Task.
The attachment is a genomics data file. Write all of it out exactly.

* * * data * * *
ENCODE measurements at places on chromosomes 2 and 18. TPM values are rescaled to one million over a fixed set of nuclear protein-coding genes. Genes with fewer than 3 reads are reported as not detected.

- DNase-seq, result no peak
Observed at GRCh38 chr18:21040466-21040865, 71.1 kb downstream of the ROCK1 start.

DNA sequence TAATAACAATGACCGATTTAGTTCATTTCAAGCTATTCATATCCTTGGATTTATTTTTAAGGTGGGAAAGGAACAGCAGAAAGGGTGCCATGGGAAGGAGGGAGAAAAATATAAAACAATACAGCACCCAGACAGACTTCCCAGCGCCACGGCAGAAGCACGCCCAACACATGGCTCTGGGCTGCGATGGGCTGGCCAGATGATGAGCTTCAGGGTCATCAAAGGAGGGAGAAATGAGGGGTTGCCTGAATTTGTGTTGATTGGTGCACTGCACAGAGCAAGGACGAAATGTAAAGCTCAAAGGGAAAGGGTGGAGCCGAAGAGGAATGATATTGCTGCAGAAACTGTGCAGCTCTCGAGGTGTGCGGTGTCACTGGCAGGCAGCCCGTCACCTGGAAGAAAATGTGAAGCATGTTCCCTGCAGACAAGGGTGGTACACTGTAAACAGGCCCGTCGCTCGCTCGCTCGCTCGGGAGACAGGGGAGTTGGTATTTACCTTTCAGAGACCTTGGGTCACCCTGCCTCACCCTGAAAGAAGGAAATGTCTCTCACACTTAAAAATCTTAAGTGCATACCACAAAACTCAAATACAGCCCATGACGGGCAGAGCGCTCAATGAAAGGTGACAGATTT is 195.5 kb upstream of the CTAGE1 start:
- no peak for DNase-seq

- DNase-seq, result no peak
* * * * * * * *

ENCODE measurements at places on chromosomes 2 and 18. TPM values are rescaled to one million over a fixed set of nuclear protein-coding genes. Genes with fewer than 3 reads are reported as not detected.

- DNase-seq, result no peak
Observed at GRCh38 chr18:21040466-21040865, 71.1 kb downstream of the ROCK1 start.

DNA sequence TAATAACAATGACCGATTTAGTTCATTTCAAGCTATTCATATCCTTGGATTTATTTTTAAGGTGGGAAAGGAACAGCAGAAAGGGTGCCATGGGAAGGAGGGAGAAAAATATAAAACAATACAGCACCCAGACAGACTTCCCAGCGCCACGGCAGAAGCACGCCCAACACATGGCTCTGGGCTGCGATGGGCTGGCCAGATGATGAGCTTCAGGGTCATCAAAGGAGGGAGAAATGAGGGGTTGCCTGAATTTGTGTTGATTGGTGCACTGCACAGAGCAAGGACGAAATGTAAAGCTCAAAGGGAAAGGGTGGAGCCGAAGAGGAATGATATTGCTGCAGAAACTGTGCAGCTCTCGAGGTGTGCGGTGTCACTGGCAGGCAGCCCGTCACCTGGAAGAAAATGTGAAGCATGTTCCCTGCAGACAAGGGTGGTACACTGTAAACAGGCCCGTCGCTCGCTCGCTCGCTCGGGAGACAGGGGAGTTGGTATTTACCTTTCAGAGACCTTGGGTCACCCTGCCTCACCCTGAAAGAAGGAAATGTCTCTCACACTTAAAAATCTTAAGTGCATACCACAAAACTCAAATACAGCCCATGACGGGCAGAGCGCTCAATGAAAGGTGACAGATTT is 195.5 kb upstream of the CTAGE1 start:
- no peak for DNase-seq

- DNase-seq, result no peak